• “But you’re not qualified!” I don’t know the specifics of your role, but if you’ve only worked in a quasi-legal capacity for the company (such as a paralegal role) that may not equate, at all, to the kind of experience an in-house company would expect from a lawyer who has been gaining experience with a law firm. In that event, ask more questions to understand the role that’s open — what specific types of things would you be handling? Would there be anyone above you to mentor you? One thing to consider — if you truly think this is the best career move for you — is whether you’d be open to other options, such as taking a salary somewhere between your current one and the one offered for the position for a temporary, well-defined “learning” time period, designed to ensure that if you’re leaning heavily on the other lawyers that the company is at least saving some money from the experience. Let me be clear, though — the last thing you want is to get into some situation where the company gives you more work (such as litigation work) in addition to your current quasi-legal job without extra salary or a new title.  If she really does not think you are currently qualified for the role, is there anything you can do in your current position to get more qualified the next time such a position opens up?
    • <Stunned bitter silence> I’ve had some bosses who would have given me the stink eye if I brought up something like this, and if this is the response you get then you need to figure out why they’re reacting this way.  Sometimes it’s more about them (they’re thinking selfish thoughts like “Now I have to retrain someone” or “I thought she could handle X but now I have to” or “Why doesn’t she like working with me?”); other times it might legitimately be about you and your competence to do the job. I’m hoping your current boss isn’t one of those people, but if it is then you just have to really prepare yourself to draw her out. What are her hesitations? Doesn’t she think that you would be able to hit the ground running? Doesn’t she think you’ve mastered your current roster of duties and would be better for the company elsewhere?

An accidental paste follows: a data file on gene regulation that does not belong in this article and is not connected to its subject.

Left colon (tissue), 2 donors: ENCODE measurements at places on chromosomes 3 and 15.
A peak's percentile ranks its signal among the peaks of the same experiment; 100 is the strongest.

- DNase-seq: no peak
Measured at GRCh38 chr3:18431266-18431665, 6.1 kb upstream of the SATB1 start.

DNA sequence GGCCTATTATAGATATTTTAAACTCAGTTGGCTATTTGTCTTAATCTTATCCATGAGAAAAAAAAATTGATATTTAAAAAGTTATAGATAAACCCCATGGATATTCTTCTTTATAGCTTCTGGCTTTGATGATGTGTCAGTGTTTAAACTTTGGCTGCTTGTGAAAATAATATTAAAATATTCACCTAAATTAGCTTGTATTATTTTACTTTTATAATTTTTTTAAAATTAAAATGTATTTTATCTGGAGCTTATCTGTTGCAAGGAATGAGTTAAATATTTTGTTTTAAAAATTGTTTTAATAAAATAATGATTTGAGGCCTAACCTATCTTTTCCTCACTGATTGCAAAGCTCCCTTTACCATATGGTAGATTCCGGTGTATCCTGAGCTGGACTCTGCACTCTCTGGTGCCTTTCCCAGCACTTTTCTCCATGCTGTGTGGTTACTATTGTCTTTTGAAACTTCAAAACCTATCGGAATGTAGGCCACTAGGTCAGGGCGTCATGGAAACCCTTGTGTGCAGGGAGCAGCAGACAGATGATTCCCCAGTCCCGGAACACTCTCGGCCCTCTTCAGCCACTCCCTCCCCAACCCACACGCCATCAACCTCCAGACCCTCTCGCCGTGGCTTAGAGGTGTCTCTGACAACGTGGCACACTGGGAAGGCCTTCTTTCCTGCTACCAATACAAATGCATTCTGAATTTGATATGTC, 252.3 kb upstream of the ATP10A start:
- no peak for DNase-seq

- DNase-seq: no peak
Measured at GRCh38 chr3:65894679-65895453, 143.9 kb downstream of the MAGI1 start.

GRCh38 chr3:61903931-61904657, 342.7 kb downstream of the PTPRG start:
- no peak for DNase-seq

Finally, a word of advice: you are putting yourself on the line here. No company is going to fire you for aspiring to be in a better position, but it may hurt your relationship with your current boss as well as your prospects for advancement in your quasi-legal role. So I would cover my bases by looking to see if there are other open jobs that you should be applying for at the same time as this current job. Set up a search on a career site like or The Ladders, put a call in to your school’s career center, and contact a recruiter.

Readers, what advice do you have for reader S?  Have you ever tried to change jobs but not companies?


  1. This is my dream. I like my company, but my job and my boss – in particular – suck. Unfortunately, my department is the only one in the company (except for a small group in NJ) that does reporting and business intelligence.

    I guess I only have 2 options: look for another job (already doing that) and hope that my boss ends up leaving somehow.

    • This is my story too – I have a great lead on a related-but-different position with a different practice area in my company, but my current boss is a total jerk & is notorious for taking employee departures (internal or external) personally. Sadly I have realized that he would continue to have enough of an effect on my career in the new position that I just have to look elsewhere.

    • I tried unsuccessfully to do this at my last firm. The woman I worked for was difficult, to say the least. I worked very hard to gracefully move within the firm, but ultimately, no one wanted to take the fallout from my boss. They were also concerned about finding my replacement. It didn’t matter, though; I ended up leaving the firm for a much better job at a small shop.

      Ideally, a supervisor should be supportive, but keep in mind the politics both in getting the new gig and making sure you’re replaced with a competent person at the old one.

  2. spacegeek :

    Just did this recently and was met with good results. (I’m in the running for the position.)
    I encourage folks to do it, as no one can understand your aspirations unless you talk about them!

  3. A good mentor should want you to succeed. If this boss doesn’t support you reaching for something higher, find a different mentor who will.